Why Leave the Ministry to Go to Seminary?
Thomas D. Petter
Assistant Professor of Old Testament
When I considered studying at a seminary, I was involved in full-time ministry with Youth With A Mission (YWAM) as co-director of the School of Biblical Studies (SBS) and as a member of the teaching staff.
My wife, Donna, now also a professor at Gordon-Conwell, and I had pioneered the SBS in Honolulu and in Togo, West Africa, before returning to Hawaii to lead the SBS on the main YWAM campus in Kona. So it seemed odd to think of leaving this great ministry (not to mention the location!). As it was bluntly put to us at the time by seminary graduates, we just didn’t need a seminary education. Why would we want to go listen to people tell us how to study, teach and preach the Word when we had been doing precisely that for five years?
For many reasons, we decided to leave this island paradise and relocate to the northeast U.S., where, incidentally, a big “nor’easter” storm struck soon after we arrived! Beside the foundational motivation of God’s guidance and provision, including a good scholarship, I wanted deeper immersion rather than episodic study times. In the busyness of my lifestyle, I craved time away, without interruptions—meetings, lecture preparation, training staff, counseling students and myriad other responsibilities. To trade the murderous pace of ministry for a frigid oasis where I could spend time to reflect seemed like real paradise to me. [Full disclosure: as a Swiss, I do love the snow.]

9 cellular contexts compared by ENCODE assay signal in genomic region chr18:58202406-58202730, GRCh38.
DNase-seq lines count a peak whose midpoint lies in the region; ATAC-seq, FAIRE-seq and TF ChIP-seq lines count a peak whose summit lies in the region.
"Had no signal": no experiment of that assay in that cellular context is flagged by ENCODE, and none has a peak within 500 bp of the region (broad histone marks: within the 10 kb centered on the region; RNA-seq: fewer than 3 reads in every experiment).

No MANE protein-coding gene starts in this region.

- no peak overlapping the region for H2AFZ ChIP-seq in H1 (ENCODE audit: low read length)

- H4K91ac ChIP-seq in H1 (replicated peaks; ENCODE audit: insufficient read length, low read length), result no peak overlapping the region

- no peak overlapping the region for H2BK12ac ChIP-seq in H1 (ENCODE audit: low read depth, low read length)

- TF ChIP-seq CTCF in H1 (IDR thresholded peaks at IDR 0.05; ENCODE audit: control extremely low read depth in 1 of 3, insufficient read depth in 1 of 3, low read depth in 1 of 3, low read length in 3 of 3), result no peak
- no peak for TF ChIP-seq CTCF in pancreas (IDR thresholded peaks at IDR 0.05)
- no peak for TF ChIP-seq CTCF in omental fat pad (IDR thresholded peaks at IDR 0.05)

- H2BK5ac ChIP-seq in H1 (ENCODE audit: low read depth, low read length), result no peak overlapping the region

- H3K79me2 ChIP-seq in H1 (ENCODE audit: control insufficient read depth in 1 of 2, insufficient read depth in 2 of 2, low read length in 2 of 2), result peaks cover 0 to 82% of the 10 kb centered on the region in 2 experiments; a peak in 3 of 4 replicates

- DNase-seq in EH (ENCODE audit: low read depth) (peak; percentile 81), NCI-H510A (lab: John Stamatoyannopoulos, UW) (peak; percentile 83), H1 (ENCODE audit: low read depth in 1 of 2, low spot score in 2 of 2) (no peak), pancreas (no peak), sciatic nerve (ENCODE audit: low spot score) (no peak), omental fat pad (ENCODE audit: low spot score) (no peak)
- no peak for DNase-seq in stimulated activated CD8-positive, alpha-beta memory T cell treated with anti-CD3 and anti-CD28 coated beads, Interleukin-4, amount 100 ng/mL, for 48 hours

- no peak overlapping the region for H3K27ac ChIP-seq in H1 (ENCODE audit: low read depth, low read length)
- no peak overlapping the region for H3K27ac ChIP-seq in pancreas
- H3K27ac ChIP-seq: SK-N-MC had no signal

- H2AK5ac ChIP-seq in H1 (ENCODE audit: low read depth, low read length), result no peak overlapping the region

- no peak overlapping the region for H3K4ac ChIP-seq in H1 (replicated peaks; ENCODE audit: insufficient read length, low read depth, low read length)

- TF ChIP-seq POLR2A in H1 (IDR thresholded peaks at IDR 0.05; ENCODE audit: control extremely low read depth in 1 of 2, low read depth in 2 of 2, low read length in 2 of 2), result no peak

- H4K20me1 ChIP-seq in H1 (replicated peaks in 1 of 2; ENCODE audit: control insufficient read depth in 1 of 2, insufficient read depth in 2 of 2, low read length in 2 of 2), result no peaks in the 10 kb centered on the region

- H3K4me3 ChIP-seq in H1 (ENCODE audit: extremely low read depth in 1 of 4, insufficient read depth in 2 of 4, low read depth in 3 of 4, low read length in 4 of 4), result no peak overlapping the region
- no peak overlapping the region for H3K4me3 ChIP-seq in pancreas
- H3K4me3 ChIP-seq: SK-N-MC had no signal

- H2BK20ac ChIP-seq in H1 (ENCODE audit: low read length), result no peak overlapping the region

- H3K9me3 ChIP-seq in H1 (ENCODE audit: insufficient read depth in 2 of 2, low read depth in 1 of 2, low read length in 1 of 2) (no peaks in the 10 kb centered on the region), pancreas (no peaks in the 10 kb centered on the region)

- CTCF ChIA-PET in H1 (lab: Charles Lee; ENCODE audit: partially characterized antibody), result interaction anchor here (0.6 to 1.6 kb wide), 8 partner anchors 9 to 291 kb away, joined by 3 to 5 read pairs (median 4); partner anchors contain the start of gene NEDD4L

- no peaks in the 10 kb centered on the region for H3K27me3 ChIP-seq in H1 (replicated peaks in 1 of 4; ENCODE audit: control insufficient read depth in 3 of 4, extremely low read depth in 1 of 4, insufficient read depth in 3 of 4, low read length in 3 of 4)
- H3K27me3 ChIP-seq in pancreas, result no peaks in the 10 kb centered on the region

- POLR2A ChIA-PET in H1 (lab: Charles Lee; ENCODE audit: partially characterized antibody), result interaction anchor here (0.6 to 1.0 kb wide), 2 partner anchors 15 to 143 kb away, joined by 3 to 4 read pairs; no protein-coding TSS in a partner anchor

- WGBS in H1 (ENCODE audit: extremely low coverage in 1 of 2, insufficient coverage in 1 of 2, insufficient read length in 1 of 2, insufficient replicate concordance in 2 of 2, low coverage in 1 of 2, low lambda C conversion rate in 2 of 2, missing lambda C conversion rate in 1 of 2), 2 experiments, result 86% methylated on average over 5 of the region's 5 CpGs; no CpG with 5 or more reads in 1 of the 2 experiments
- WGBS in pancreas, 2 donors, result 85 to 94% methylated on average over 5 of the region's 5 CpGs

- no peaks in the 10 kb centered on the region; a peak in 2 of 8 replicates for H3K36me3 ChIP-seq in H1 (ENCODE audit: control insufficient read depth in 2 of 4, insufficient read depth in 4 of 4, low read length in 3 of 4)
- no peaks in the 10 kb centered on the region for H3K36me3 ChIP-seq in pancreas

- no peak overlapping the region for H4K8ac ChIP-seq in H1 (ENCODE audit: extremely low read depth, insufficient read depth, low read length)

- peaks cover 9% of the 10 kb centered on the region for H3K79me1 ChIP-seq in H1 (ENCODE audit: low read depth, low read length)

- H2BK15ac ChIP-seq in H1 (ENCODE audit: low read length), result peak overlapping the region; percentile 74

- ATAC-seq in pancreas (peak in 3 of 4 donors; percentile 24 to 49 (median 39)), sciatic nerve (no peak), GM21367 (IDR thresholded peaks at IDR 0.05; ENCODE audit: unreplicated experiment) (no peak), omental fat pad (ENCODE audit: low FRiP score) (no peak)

So, the way we rationalized our leaving the ministry was that we needed a sabbatical. Let me be clear: not a vacation, a sabbatical. The intention was always to return to the ministry sharpened, energized and ready to offer more to our students. We quickly realized, however, that for us to experience the full impact of this time set apart, a short-term study leave simply wasn’t enough.
The duration of immersion turned out to be critical, and an unexpected return for the investment. In the ebb and flow of our multi-year process, lifelong relationships were forged, course contents were given ample time to marinate and interdisciplinary skills were developed and integrated. To grow the mind within a fellowship of learners generated authentic and transformational outcomes because we didn’t have to rush through the learning process. We had uninterrupted time to think through issues.
Yes, there were topics we had already studied prior to coming to seminary, but the theological integration provided by a committed community of scholars as a whole brought new life to our pre-existing knowledge. And, of course, there were also plenty of other topics we had never studied before, one of which, Biblical Hebrew, ended up capturing our affections (and time!) for the years ahead.
In an increasingly hurried world where our attention spans are routinely and exponentially shortened, time itself becomes a rare commodity. Yet, the Lord still calls men and women to his service who are set apart to “rightly handle the Word of truth” (2 Tim. 2:15). My experience in seminary was a precious gift indeed!